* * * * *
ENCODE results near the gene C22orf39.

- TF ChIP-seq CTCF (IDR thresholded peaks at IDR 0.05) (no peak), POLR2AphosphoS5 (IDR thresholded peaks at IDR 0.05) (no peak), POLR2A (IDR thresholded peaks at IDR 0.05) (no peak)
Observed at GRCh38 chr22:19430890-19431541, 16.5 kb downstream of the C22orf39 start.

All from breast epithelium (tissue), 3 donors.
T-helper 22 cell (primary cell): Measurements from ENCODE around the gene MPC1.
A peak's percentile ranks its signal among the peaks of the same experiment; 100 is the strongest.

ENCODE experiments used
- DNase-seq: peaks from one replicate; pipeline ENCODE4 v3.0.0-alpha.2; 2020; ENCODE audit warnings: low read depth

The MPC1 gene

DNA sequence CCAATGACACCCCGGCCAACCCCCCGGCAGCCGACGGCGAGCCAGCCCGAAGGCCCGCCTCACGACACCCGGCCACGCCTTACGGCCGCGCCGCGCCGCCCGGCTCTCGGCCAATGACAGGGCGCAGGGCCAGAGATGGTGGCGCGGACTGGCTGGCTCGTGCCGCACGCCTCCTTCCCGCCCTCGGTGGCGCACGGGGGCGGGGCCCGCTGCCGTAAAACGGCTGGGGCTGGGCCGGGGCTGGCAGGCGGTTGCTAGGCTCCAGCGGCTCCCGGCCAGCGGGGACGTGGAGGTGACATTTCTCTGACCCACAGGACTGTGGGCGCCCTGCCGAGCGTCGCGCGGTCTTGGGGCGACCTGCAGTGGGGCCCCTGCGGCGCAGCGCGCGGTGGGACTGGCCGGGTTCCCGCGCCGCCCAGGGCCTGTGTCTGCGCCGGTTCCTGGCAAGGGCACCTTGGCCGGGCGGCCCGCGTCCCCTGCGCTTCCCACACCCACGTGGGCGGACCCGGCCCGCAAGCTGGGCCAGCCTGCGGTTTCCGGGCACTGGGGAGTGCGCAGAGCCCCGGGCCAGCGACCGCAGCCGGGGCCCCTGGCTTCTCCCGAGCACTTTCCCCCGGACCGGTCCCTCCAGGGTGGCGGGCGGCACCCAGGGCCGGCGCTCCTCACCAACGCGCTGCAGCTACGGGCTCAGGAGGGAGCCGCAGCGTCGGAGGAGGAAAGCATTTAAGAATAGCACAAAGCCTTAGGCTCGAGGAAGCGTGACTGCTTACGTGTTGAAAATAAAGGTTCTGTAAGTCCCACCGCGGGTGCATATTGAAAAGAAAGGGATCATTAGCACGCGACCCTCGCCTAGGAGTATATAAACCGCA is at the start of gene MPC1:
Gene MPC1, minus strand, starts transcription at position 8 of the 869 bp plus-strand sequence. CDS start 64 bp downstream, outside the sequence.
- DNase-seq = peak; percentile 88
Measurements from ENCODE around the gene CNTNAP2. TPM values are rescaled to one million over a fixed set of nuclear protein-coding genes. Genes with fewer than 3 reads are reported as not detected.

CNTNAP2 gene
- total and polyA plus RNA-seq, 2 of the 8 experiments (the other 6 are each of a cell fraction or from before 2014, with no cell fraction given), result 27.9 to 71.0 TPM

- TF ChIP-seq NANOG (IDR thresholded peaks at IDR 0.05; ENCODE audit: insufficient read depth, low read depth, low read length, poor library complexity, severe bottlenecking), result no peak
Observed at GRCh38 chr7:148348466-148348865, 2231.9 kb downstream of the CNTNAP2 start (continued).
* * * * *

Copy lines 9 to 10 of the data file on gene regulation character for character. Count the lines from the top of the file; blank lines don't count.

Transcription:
The MPC1 gene

DNA sequence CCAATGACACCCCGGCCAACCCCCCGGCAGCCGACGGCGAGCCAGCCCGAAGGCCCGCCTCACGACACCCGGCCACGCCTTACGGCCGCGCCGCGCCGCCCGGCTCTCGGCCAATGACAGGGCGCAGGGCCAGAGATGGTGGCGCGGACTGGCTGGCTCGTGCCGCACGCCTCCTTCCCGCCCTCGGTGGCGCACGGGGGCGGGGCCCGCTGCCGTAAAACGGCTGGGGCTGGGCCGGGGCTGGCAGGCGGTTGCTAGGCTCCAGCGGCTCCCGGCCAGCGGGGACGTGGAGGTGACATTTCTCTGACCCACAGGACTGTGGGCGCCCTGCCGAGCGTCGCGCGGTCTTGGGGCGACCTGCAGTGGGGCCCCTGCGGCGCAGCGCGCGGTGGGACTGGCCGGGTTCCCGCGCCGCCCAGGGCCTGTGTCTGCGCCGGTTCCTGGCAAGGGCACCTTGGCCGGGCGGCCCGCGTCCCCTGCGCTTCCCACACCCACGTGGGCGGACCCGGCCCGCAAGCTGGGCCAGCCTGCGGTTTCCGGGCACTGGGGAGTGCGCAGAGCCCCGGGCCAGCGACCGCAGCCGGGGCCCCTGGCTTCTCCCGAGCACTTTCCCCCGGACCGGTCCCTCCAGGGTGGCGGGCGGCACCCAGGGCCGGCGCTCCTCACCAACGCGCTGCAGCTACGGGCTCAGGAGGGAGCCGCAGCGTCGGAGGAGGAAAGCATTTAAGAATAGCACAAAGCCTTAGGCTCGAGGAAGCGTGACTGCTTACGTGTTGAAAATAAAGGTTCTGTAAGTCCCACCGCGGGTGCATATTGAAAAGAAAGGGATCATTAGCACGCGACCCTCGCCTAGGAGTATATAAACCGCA is at the start of gene MPC1: